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Adobe Acquires Macromedia

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Adobe recently announced a definitive agreement to acquire Macromedia

in an all-stock transaction valued at approximately $3.4 billion.

Bruce Chizen, Adobe CEO, said, "Customers are calling for integrated software solutions that enable them to create, manage and deliver a wide range of content and applications--from documents and images, to audio and video. By combining our development, authoring and collaboration software--along with the complementary functionality of PDF and Flash--Adobe has the opportunity to bring this vision to life with an industry-defining technology platform."

Upon the close of the transaction, Macromedia stockholders will own approximately 18% of the combined company on a pro-forma basis. Chizen will be CEO of the combined company; Stephen Elop, president and CEO of Macromedia, will be president of worldwide field operations.

The acquisition is major news for the software industry, although not altogether surprising--Macromedia has regularly been seen as a prime candidate for acquisition. It makes good sense from both companies' perspectives, and the acquisition comes with the blessing of both boards.

Adobe has traditionally been strong in the offline graphical design business, particularly with respect to desktop publishing in the newspaper and magazine publishing world. The company has also made its PDF reader ubiquitous in the desktop space and has a strong enterprise offering.

Macromedia, on the other hand, has a much stronger presence in graphical user interfaces (GUIs) for the desktop with its Dreamweaver and Flash product set. Both companies have made forays into the wireless market with the promise of rich media applications and cross-platform access. However, Macromedia has made stronger inroads into that market, with recent deals with key operators and device manufacturers that will see Flash expanding its reach from the desktop environment to wireless platforms.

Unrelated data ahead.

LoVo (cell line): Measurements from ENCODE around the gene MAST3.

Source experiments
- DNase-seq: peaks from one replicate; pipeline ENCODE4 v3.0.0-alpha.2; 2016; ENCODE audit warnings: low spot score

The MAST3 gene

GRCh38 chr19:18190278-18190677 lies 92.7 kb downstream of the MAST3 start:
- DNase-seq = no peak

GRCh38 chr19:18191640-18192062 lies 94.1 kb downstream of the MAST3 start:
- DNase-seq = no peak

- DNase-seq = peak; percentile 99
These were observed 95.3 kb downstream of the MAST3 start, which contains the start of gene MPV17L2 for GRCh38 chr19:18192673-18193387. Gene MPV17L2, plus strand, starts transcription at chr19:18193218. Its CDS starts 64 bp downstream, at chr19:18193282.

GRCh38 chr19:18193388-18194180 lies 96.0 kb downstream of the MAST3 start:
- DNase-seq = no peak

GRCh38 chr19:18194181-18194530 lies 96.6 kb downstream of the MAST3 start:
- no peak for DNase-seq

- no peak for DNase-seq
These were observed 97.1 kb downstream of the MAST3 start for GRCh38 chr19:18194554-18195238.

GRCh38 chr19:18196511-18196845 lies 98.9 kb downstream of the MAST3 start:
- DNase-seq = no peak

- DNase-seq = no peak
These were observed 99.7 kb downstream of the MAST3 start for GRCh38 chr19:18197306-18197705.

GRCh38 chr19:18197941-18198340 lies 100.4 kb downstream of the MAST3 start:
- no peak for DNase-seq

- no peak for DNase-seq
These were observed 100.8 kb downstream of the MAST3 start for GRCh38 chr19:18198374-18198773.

The deal itself is not without issues from a competition standpoint, because the resulting business will almost certainly hold a sizeable chunk of the GUI market, making conditions difficult for some smaller vendors. The companies have overlapping product sets and a product portfolio that goes in many different directions. That is both a positive and a negative, and will need to be addressed going forward.

But what of competitors? Both large and small players will be concerned, and there may be anti-competition claims. There can certainly be no doubt that the resulting company, if allowed to go ahead, will make it difficult for others to play and more importantly to acquire. Adobe's revenues are around $2 billion and Macromedia's are around $350 million to $400 million--the revenue potential of their combined market offering and future potential is substantial. The compelling offering of a cross-platform play that serves Microsoft's (microsoft.com) own environment will make it a formidable competitor for the Redmond giant, but we think it would have had trouble making its own bid for Macromedia on antitrust grounds.

Ultimately, Adobe and Macromedia both have superb cross-platform technologies, and if they can exploit the ubiquity of the PDF reader and Flash, and really emphasize the "any client, anywhere" theme, they will be in a formidable position to dictate the future direction of the industry.


Bola Rotibi is a senior analyst at Ovum, specializing in the latest software development technologies and market trends, e-mail brotibi@ovum.com.

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